100 teen dating
While this definition sounds clear, many adolescents have a difficult time accurately defining abusive behavior.
The vast majority of middle school students define control and jealousy as signs of true love rather as signs of abuse.
* Meanwhile, 81% of parents believe dating violence isn’t an issue for teenagers.
* 100% of parents failed to correctly identify warning signs of dating violence.
However, teen dating violence is epidemic at both the middle and high school levels, with most girls experiencing their first violent dating encounter by age 16. * Teen dating violence affects 1.5 million high school students (approximately 4 in 10 adolescents) in the U. * 72% of youth 11-14 are dating and 47% report some form of violence as a part of this relationship.
As the age students begin to date lowers, so does the age at which violence begins.
Unfortunately, relationships within media often are portrayed as controlling and possessive, leaving teens to believe this is what love looks like. Additionally, 67 percent of young people in violent dating relationships have experienced violence within their homes.
All of these factors combined contribute significantly to the rising rates of teen violence in the United States.
While young men tend to be more physical in their abuse, women often threaten to harm themselves, yell or engage in the physical acts of kicking, scratching or pinching. Teenagers are still developing both their identity and their ability to manage emotions.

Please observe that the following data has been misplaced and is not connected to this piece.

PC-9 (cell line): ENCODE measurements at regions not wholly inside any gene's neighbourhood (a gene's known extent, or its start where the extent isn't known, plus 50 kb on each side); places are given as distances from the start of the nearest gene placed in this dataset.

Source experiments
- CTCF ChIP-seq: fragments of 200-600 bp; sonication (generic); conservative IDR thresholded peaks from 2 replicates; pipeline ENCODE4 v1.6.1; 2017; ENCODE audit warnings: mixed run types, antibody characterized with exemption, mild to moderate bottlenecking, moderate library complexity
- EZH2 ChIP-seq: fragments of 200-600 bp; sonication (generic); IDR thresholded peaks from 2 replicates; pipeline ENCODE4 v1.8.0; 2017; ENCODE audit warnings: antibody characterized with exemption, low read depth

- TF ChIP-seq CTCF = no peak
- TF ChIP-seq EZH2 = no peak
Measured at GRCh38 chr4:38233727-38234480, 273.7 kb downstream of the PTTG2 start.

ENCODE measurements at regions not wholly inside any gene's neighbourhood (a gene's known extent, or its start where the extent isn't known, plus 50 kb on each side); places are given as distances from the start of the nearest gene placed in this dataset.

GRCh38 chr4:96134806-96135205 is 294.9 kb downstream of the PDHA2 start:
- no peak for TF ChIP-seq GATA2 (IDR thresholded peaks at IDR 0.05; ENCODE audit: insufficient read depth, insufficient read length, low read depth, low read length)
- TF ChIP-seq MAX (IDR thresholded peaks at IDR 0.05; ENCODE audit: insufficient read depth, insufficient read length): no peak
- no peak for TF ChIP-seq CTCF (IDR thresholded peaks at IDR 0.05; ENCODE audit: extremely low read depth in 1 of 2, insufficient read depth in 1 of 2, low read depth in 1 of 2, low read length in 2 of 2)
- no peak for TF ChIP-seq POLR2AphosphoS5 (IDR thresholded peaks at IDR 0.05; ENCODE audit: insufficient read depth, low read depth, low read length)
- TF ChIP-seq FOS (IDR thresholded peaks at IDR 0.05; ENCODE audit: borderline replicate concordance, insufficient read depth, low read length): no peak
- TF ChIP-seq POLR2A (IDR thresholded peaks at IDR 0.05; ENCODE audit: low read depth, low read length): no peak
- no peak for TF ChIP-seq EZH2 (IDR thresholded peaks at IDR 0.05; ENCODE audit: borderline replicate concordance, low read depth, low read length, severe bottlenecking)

Their brains’ ability to think through the consequences of a behavior prior to acting on their impulses is not fully developed until around 24 years old. Because their identities are still forming, teens frequently look for validation and acceptance from their dating partners. Teens normally learn how to how to function within a dating context and how to manage emotions from the adults in their lives.
When they don’t receive this affirmation consistently, it can be devastating. Teens who do not have these adult connections instead draw information about how to date primarily from peers and the media.
* Changes in behavior after starting a dating relationship, including always needing to be with partner or being fearful when not in contact with partner * Quits being involved in activities he/she used to enjoy * Feels he/she needs to respond immediately to all phone calls or texts from partner and acts fearful if he/she cannot do this * Acts fearful around partner * Excuses the behavior of partner * Has suspicious bruises or explanations for injuries that don’t quite line up with injuries * Grades beginning to fall * Afraid to do things without checking with partner first * Becomes overly submissive when with partner * Insults partner * Tries to control how partner dresses or acts * Being “bossy” or controlling of partner * Is frequently texting or calling partner to check up on them * Loses temper frequently or easily * Blames other for his/her emotions * Threatens to hurt him/herself or partner if there is even a perceived threat of breaking up * Always having to be with partner or always talking about partner Education and Awareness.
April 4-8, 2016 is National Youth Violence Prevention Week.When you think of dating violence, the images that pop into your head are probably not images of 11 or 12 year olds. * Girls age 16-24 are at the highest risk of experiencing violence at rates TRIPLE the national average.